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Stanisław Ulam biopic

There's going to be a biopic of physicist/mathematician Stanisław Ulam, titled Adventures of a Mathematician.

Hollywood seems to be working its way through 20th century mathematicians – off the top of my head, there have recently been biopics of John Nash, Alan Turing, Stephen Hawking and Srinivasa Ramanujan. What I want to know is, when do we get Michael Sheen playing John Horton Conway?

There's some information about Adventures of a Mathematician, starring Jakub Gierszal as Ulam, at ScreenDaily.

via MathFeed on Twitter.

Not mentioned on The Aperiodical, December 2017

Here’s a round-up of some stories from what’s now terrifyingly last year.

$2^{77,232,917}-1$ is the new $2^{74,207,281}-1$

We now know 50 Mersenne primes! The latest indivisible mammoth, $2^{77,232,917}-1$, was discovered by Great Internet Mersenne Prime Search user Jonathan Pace on the 26th of December 2017. As well as being the biggest Mersenne prime ever known, it’s also the biggest prime of any sort discovered to date.

GIMPS works by distributing the job of checking candidate numbers for primality to computers running the software around the world. It took over six days of computing to prove that this number is prime, which has since been verified on four other systems.

Pace, a 51-year old Electrical Engineer from Tennessee, has been running the GIMPS software to look for primes for over 14 years, and has been rewarded with a \$3,000 prize. When a prime with over 100 million digits is found, the discoverer will earn a \$50,000 prize. That probably won’t be for quite a while: this new prime has $23{,}249{,}425$ decimal digits, just under a million more than the previous biggest prime, discovered in 2016.

If you’re really interested, the entire decimal representation of the number can be found in a 10MB ZIP file hosted at Spoiler: it begins with a 4.

More information: press release at, home of the Great Internet Mersenne Prime Search.

via Haggis the Sheep on Twitter

Particularly mathematical New Years Honours 2018

When the UK Government announces a new list of honours, we (let’s be honest – sometimes) write up a list of those particularly mathematical entries. Here is the selection for the 2018 New Years Honours list.

  • Howard Groves, Member, Senior Mathematical Challenge Problems Group and Member, UK Mathematics Trust Challenges Sub Trust. OBE, for services to Education.
  • Christl Donnelly FRS, Professor of Statistical Epidemiology, Imperial College London. CBE, for services to Epidemiology and the Control of Infectious Diseases.
  • Ben Goldacre, Senior Clinical Research Fellow, Centre for Evidence-Based Medicine, University of Oxford and author of Bad Science. MBE, for services to Evidence in Policy.
  • Andrew Morris, Professor of Medicine, Director of the Usher Institute of Population Health Sciences and Informatics, and Vice-Principal Data Science, University of Edinburgh. CBE, for services to Science in Scotland.
  • Stephen Sparks, lately Professorial Research Fellow, University of Bristol and former chair of ACME. Knighthood, for services to Volcanology and Geology. (Via The Mathematical Association.)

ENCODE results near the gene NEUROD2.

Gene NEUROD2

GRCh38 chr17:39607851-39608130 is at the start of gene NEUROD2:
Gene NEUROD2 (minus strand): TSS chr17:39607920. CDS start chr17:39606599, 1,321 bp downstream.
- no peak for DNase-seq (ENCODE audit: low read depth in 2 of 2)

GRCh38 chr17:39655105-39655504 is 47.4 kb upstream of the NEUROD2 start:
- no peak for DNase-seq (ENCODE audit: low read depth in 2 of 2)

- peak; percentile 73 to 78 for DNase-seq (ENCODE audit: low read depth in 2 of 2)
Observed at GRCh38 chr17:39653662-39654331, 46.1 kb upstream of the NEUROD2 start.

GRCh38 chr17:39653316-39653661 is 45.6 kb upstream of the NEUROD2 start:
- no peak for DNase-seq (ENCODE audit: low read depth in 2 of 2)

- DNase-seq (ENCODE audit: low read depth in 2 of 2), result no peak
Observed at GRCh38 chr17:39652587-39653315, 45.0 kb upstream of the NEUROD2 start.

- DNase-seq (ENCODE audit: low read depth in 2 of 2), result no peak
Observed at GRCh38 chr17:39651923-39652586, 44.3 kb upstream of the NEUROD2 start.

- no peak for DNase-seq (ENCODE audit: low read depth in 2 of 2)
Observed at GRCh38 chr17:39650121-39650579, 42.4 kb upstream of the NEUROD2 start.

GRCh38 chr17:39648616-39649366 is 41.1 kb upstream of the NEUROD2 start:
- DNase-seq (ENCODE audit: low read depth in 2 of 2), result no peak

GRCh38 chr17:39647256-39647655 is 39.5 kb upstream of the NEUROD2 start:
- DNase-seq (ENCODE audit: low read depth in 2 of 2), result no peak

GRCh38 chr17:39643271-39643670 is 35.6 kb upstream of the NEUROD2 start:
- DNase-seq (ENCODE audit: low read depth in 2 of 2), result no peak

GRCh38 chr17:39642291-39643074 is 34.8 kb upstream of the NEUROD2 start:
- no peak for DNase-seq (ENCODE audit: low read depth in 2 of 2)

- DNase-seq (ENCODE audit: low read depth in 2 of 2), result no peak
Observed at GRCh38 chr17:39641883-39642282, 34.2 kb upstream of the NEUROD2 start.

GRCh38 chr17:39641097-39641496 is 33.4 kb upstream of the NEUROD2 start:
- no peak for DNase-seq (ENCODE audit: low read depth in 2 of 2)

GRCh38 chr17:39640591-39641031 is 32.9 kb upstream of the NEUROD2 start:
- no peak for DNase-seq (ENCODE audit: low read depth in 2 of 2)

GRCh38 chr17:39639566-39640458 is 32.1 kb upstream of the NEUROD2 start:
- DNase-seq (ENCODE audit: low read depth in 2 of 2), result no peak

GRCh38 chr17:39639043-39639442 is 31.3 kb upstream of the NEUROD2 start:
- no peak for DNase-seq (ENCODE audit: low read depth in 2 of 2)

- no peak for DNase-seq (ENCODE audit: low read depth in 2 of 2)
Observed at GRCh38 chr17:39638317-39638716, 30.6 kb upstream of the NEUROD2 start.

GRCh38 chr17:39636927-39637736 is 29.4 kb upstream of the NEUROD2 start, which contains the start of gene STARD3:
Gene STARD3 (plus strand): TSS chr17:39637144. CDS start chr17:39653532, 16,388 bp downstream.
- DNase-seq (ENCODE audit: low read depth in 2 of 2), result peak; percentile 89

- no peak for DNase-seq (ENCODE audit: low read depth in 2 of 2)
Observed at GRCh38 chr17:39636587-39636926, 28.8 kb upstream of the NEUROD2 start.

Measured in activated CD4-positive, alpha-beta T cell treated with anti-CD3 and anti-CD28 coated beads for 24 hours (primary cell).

• Bernard Silverman, lately Chief Scientific Adviser, Home Office and former President of the Royal Statistical Society (RSS). Knighthood, for public service and services to Science. (Via Hetan Shah.)
  • John Curtice, Professor of Politics, University of Strathclyde and Senior Research Fellow, NatCen Social Research, and Honorary Fellow, RSS. Knighthood, for services to the Social Sciences and Politics. (Via Hetan Shah.)
  • Diane Coyle, Professor of Economics, University of Manchester. CBE, for services to Economics and the Public Understanding of Economics. (Via Hetan Shah.)

Get the full list here. If you spot any others we should mention, please let us know in the comments.

AMS Communication Awards

Photo of Vi Hart: M Eifler, 2017 (CC by 4.0). Photo of Matt Parker: Steve Ullathorne

Photo of Vi Hart: M Eifler, 2017 (CC by 4.0). Photo of Matt Parker: Steve Ullathorne

The American Math Society’s Joint Policy Board for Mathematics has announced the winners of its 2018 Communication award. This year’s winners are internet maths wizard/YouTube star Vi Hart, and Aperiodipal and Stand-up Mathematician Matt Parker.

Both produce brilliant, enjoyable and illuminating mathematical videos (Vi Hart, Matt Parker), as well as numerous other projects – Vi Hart has worked with Khan Academy, produced online interactive mathematical stories, and done some super work on hyperbolic/4D virtual reality, while Parker performs with science comedy team Festival of the Spoken Nerd, has started the MathsJam pub maths movement, has written a popular maths book, and appears regularly on TV and radio.

The award includes a prize of $2,000, and aims to encourage high-quality communicators of mathematics. We think they’ve made a good choice!

More information

News post on the AMS website
About the AMS JPBM Communication prize

2018 Christopher Zeeman Medal nominations open

LMS/IMA Christopher Zeeman Medal

The IMA/LMS Zeeman Medal has been awarded every two years since 2008, to an individual, to “recognise and acknowledge the contributions of mathematicians involved in promoting mathematics to the public and engaging with the public in mathematics in the UK, and demonstrate that such activities are valued by the societies and the mathematical community at large and are a part of a mathematician’s roles and responsibilities”. The nomination process is now open for 2018, and details of eligibility and how to make a nomination are at the link below.

Christoper Zeeman Medal award, on the LMS website